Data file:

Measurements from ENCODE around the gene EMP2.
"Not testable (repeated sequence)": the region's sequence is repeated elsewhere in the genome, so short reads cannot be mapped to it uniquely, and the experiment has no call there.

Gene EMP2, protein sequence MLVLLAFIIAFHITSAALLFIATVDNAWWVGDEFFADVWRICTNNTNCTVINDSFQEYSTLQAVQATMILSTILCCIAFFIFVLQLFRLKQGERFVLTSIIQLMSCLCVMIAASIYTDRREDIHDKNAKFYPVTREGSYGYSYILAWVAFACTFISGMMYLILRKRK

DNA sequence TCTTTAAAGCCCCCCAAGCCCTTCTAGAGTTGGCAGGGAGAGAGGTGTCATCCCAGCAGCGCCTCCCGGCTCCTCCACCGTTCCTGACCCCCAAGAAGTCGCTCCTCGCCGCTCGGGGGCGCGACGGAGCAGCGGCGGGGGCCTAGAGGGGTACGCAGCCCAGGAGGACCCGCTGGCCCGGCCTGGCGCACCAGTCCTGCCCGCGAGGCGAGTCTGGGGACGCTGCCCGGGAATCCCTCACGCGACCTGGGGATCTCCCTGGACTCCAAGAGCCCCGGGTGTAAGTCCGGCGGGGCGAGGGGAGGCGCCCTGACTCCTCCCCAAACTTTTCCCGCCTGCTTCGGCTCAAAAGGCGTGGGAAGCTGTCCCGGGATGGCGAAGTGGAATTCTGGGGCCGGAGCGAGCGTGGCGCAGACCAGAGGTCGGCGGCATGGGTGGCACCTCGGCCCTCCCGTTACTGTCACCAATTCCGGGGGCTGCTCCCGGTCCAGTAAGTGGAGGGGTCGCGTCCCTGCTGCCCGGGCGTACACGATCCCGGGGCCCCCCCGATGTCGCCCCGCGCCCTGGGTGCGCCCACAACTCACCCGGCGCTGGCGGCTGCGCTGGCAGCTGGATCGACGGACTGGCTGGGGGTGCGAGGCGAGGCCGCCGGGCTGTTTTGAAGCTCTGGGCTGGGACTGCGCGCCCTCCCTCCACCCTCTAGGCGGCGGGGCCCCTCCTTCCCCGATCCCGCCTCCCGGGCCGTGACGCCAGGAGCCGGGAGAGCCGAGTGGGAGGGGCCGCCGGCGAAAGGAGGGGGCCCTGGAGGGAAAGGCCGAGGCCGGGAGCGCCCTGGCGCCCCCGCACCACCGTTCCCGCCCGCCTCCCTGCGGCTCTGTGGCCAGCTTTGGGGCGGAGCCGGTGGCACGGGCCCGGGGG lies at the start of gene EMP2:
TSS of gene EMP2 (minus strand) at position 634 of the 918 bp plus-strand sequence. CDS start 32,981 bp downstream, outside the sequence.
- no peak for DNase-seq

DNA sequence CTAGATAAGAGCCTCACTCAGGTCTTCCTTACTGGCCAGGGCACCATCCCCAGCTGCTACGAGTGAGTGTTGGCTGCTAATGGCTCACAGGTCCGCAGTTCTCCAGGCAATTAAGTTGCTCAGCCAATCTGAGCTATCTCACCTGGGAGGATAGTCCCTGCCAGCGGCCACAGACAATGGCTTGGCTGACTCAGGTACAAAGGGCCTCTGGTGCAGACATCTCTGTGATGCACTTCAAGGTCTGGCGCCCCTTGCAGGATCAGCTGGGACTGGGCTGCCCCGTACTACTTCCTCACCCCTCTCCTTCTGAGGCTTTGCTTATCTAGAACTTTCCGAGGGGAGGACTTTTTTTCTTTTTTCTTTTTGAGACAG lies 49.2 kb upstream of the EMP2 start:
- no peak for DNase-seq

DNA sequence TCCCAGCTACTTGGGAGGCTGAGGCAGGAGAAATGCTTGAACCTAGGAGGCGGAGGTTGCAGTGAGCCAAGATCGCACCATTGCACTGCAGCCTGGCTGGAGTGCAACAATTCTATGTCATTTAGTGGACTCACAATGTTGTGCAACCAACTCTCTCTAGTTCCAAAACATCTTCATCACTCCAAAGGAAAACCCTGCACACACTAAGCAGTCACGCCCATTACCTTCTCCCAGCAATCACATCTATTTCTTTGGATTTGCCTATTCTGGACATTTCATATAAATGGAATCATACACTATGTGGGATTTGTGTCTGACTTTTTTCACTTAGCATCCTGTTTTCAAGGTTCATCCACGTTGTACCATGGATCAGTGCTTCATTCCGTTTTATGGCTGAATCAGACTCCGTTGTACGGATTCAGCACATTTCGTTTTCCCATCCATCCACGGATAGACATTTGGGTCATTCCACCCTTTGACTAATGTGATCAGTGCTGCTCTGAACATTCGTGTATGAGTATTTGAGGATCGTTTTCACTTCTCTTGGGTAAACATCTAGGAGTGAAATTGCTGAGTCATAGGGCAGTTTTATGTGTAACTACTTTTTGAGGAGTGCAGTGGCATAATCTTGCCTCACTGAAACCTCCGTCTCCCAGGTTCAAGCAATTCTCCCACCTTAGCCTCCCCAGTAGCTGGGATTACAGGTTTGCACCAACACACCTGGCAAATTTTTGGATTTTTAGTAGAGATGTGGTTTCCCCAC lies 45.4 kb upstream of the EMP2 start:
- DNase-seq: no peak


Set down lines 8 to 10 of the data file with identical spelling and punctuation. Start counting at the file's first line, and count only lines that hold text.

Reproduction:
- no peak for DNase-seq

DNA sequence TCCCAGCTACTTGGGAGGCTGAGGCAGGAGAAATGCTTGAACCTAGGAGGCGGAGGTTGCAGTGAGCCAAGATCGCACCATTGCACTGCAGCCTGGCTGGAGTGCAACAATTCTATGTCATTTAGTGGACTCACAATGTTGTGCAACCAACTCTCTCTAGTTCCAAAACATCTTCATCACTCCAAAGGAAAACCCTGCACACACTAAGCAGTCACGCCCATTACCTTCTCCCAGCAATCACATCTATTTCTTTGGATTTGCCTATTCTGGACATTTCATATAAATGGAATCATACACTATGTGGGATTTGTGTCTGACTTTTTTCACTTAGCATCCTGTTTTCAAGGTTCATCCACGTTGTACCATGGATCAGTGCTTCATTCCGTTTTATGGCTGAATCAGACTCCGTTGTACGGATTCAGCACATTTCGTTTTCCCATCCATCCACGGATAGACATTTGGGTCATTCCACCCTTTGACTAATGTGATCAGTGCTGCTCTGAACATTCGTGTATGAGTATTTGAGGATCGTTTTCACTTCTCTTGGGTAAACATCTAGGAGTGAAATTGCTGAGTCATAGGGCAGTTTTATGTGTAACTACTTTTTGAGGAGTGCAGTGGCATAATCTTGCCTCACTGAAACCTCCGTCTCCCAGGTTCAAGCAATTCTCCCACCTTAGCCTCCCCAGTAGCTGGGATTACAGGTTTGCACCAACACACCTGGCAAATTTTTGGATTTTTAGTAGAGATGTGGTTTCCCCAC lies 45.4 kb upstream of the EMP2 start:
- DNase-seq: no peak